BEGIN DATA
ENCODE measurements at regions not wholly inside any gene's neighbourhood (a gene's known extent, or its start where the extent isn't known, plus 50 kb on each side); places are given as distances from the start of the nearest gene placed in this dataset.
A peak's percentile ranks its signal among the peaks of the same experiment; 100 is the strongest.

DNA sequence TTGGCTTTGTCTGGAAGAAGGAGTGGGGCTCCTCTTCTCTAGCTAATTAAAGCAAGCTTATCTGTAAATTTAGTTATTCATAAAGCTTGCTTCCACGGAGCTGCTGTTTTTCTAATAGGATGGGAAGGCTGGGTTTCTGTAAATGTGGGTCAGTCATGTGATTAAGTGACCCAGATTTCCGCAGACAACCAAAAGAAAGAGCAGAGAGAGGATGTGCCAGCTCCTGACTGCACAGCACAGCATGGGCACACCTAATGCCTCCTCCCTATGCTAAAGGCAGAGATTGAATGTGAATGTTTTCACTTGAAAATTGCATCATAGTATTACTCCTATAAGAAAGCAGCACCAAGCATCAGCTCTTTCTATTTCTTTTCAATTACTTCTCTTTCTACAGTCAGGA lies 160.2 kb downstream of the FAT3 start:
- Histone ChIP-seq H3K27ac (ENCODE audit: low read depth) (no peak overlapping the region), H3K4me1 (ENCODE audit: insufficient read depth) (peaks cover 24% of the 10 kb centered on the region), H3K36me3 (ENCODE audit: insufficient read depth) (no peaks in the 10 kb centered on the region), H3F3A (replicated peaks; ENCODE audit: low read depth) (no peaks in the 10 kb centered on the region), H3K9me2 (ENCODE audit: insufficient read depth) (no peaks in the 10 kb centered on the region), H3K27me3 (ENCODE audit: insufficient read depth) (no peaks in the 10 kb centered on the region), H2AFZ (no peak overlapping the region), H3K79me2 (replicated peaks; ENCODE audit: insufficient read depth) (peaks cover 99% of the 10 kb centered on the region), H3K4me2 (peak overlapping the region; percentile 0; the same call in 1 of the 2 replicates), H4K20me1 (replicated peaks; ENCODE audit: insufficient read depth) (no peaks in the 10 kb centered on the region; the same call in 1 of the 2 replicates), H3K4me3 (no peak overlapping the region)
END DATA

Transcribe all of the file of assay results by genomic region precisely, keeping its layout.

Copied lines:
ENCODE measurements at regions not wholly inside any gene's neighbourhood (a gene's known extent, or its start where the extent isn't known, plus 50 kb on each side); places are given as distances from the start of the nearest gene placed in this dataset.
A peak's percentile ranks its signal among the peaks of the same experiment; 100 is the strongest.

DNA sequence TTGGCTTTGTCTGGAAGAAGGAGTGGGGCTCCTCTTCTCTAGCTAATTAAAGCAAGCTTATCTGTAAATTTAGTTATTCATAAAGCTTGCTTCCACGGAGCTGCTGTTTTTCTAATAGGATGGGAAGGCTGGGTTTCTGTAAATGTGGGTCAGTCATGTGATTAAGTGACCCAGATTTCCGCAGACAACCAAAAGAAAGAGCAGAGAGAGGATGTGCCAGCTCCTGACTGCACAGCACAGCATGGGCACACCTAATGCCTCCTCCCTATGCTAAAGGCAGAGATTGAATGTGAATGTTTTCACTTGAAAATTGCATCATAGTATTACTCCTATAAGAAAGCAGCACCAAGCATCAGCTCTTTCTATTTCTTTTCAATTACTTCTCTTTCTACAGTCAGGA lies 160.2 kb downstream of the FAT3 start:
- Histone ChIP-seq H3K27ac (ENCODE audit: low read depth) (no peak overlapping the region), H3K4me1 (ENCODE audit: insufficient read depth) (peaks cover 24% of the 10 kb centered on the region), H3K36me3 (ENCODE audit: insufficient read depth) (no peaks in the 10 kb centered on the region), H3F3A (replicated peaks; ENCODE audit: low read depth) (no peaks in the 10 kb centered on the region), H3K9me2 (ENCODE audit: insufficient read depth) (no peaks in the 10 kb centered on the region), H3K27me3 (ENCODE audit: insufficient read depth) (no peaks in the 10 kb centered on the region), H2AFZ (no peak overlapping the region), H3K79me2 (replicated peaks; ENCODE audit: insufficient read depth) (peaks cover 99% of the 10 kb centered on the region), H3K4me2 (peak overlapping the region; percentile 0; the same call in 1 of the 2 replicates), H4K20me1 (replicated peaks; ENCODE audit: insufficient read depth) (no peaks in the 10 kb centered on the region; the same call in 1 of the 2 replicates), H3K4me3 (no peak overlapping the region)